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Anesthesia, amnesia, and the cognitive unconscious

In B. Bonke, W. Fitch, K. Millar, amnesia Anesthesia & 1990 the cognitive unconscious. (eds.), Memory and Awareness in Anesthesia. Swets & Zeitlinger (1990)

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  1. On a Confusion About a Function of Consciousness.Ned Block - 1995 - Brain and Behavioral Sciences 18 (2):227-–247.
    Consciousness is a mongrel concept: there are a number of very different "consciousnesses." Phenomenal consciousness is experience; the phenomenally conscious aspect of a state is what it is like to be in that state. The mark of access-consciousness, by contrast, is availability for use in reasoning and rationally guiding speech and action. These concepts are often partly or totally conflated, with bad results. This target article uses as an example a form of reasoning about a function of "consciousness" based on (...)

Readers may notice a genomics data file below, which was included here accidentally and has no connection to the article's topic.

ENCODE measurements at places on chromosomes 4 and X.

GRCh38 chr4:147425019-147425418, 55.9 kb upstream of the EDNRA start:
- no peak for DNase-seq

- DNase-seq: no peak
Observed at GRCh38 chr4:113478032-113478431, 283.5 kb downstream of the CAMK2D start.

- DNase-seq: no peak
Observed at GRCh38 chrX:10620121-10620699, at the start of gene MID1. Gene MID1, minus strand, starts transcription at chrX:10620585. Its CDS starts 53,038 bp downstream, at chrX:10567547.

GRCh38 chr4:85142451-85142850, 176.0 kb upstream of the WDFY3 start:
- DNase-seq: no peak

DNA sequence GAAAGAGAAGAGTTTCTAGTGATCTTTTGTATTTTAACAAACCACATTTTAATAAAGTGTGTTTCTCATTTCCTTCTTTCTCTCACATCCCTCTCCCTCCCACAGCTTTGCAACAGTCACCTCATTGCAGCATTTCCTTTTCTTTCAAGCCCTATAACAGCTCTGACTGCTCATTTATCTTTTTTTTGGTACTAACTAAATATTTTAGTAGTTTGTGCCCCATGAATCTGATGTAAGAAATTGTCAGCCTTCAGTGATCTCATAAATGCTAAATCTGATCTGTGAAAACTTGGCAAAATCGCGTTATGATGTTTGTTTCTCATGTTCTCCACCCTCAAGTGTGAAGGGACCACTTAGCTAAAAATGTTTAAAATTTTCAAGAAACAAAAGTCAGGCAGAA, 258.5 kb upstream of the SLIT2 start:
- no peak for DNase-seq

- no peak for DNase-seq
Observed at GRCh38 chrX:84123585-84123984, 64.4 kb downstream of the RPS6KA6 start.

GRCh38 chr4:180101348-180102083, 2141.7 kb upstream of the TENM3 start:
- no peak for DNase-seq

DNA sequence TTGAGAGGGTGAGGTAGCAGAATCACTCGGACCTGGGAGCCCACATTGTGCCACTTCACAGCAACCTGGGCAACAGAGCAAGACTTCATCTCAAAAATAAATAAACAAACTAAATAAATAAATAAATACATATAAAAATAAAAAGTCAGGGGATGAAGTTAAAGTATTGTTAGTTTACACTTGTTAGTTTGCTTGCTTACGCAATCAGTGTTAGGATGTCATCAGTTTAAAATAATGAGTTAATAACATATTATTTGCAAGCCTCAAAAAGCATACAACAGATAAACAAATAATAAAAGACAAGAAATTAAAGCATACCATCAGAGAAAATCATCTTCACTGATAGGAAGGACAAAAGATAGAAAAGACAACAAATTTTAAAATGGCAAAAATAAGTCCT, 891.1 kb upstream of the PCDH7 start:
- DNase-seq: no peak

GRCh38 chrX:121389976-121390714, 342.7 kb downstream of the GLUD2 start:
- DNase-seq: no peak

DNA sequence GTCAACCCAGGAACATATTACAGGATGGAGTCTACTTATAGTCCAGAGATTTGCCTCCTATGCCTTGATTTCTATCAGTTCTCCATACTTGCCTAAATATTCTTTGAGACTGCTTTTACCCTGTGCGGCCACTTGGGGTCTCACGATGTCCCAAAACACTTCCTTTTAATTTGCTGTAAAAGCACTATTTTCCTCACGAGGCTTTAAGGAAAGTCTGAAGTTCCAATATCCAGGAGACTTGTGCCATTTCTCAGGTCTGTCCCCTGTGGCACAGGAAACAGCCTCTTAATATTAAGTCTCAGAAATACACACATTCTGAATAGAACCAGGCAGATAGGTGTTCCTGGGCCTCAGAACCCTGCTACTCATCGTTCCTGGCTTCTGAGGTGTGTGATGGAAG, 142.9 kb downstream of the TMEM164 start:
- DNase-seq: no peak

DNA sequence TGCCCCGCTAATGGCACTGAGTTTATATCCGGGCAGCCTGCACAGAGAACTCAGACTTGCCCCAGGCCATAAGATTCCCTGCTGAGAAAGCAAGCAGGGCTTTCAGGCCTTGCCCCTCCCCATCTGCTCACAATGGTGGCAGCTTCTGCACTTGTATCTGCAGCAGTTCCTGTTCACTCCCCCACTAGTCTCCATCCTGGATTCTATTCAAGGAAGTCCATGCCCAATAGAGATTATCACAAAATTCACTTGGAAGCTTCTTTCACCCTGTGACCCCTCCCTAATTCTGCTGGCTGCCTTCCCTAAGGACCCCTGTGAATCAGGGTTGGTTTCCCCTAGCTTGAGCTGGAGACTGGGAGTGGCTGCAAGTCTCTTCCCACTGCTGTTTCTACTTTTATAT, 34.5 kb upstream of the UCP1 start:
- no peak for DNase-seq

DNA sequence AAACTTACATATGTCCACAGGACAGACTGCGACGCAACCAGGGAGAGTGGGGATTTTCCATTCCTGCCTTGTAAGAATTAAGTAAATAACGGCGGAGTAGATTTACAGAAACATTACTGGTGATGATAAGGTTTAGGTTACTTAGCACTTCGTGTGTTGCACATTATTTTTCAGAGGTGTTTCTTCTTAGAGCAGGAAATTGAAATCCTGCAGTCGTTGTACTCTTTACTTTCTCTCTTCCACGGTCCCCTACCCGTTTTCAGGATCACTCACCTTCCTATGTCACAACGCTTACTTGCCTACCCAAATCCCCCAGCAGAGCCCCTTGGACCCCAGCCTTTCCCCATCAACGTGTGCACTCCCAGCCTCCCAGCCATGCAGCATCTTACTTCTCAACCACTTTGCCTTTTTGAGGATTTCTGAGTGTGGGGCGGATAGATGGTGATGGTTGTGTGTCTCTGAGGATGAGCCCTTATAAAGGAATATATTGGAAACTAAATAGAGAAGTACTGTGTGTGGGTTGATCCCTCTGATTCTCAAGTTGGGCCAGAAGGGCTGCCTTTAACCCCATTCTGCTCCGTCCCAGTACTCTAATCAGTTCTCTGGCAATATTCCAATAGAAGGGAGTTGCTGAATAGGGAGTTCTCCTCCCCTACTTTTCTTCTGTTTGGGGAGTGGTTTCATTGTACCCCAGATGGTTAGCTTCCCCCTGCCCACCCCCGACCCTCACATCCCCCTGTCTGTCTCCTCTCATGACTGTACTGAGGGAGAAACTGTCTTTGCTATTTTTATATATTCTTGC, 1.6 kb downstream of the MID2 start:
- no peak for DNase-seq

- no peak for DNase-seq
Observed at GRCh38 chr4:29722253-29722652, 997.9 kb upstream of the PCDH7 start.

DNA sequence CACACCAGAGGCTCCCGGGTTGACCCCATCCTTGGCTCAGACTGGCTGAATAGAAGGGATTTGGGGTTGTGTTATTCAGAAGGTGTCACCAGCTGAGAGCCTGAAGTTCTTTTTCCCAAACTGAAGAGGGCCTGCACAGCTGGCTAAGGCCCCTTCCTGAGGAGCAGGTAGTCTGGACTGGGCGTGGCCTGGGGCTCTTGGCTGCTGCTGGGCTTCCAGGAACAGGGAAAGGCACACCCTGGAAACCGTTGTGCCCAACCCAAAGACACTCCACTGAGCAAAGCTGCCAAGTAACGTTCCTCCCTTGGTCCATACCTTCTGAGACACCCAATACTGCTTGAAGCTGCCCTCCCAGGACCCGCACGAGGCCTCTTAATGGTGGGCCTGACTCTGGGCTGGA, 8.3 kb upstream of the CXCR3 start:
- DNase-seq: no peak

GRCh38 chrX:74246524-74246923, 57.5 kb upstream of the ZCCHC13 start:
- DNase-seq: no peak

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  • Memory Under Anesthesia: Evidence for Response Suppression.Alan S. Brown, Michael R. Best, David B. Mitchell & Lloyd C. Haggard - 1992 - Bulletin of the Psychonomic Society 30 (3):244-246.
  • Dissociation and Dissociations: A Comment on Consciousness and Cognition.J. Kihlstrom - 1992 - Consciousness and Cognition 1 (1):47-53.